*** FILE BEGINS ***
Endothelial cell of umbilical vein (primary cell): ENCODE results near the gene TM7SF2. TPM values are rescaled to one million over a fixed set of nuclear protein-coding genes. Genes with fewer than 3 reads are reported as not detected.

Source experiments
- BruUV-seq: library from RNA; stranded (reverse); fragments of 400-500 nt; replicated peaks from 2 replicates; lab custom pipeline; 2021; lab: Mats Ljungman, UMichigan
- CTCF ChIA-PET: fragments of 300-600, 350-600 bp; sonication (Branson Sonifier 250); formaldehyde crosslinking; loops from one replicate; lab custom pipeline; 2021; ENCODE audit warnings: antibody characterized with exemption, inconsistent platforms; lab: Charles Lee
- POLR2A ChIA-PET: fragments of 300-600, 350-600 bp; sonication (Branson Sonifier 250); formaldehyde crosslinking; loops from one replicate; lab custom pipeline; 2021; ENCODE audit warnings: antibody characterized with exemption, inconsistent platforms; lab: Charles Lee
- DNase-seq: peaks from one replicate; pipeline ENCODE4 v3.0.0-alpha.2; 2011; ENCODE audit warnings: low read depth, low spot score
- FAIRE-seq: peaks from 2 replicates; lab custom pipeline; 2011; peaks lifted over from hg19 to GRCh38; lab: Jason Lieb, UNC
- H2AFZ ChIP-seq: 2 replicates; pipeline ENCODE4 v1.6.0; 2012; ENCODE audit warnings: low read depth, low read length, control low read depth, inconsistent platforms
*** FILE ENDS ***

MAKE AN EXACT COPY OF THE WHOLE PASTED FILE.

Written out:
Endothelial cell of umbilical vein (primary cell): ENCODE results near the gene TM7SF2. TPM values are rescaled to one million over a fixed set of nuclear protein-coding genes. Genes with fewer than 3 reads are reported as not detected.

Source experiments
- BruUV-seq: library from RNA; stranded (reverse); fragments of 400-500 nt; replicated peaks from 2 replicates; lab custom pipeline; 2021; lab: Mats Ljungman, UMichigan
- CTCF ChIA-PET: fragments of 300-600, 350-600 bp; sonication (Branson Sonifier 250); formaldehyde crosslinking; loops from one replicate; lab custom pipeline; 2021; ENCODE audit warnings: antibody characterized with exemption, inconsistent platforms; lab: Charles Lee
- POLR2A ChIA-PET: fragments of 300-600, 350-600 bp; sonication (Branson Sonifier 250); formaldehyde crosslinking; loops from one replicate; lab custom pipeline; 2021; ENCODE audit warnings: antibody characterized with exemption, inconsistent platforms; lab: Charles Lee
- DNase-seq: peaks from one replicate; pipeline ENCODE4 v3.0.0-alpha.2; 2011; ENCODE audit warnings: low read depth, low spot score
- FAIRE-seq: peaks from 2 replicates; lab custom pipeline; 2011; peaks lifted over from hg19 to GRCh38; lab: Jason Lieb, UNC
- H2AFZ ChIP-seq: 2 replicates; pipeline ENCODE4 v1.6.0; 2012; ENCODE audit warnings: low read depth, low read length, control low read depth, inconsistent platforms